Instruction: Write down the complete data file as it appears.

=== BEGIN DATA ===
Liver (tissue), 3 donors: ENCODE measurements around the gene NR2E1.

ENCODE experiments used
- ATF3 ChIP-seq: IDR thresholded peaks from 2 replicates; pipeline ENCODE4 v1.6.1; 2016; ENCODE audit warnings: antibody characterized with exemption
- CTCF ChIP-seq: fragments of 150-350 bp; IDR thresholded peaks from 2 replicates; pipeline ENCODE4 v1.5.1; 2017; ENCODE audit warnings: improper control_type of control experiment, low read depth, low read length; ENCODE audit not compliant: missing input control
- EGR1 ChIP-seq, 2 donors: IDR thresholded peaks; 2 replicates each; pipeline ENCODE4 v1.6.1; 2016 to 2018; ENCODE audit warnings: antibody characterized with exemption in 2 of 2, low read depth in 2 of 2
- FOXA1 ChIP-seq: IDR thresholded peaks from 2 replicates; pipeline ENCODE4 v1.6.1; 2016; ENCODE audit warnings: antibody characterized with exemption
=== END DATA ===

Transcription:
Liver (tissue), 3 donors: ENCODE measurements around the gene NR2E1.

ENCODE experiments used
- ATF3 ChIP-seq: IDR thresholded peaks from 2 replicates; pipeline ENCODE4 v1.6.1; 2016; ENCODE audit warnings: antibody characterized with exemption
- CTCF ChIP-seq: fragments of 150-350 bp; IDR thresholded peaks from 2 replicates; pipeline ENCODE4 v1.5.1; 2017; ENCODE audit warnings: improper control_type of control experiment, low read depth, low read length; ENCODE audit not compliant: missing input control
- EGR1 ChIP-seq, 2 donors: IDR thresholded peaks; 2 replicates each; pipeline ENCODE4 v1.6.1; 2016 to 2018; ENCODE audit warnings: antibody characterized with exemption in 2 of 2, low read depth in 2 of 2
- FOXA1 ChIP-seq: IDR thresholded peaks from 2 replicates; pipeline ENCODE4 v1.6.1; 2016; ENCODE audit warnings: antibody characterized with exemption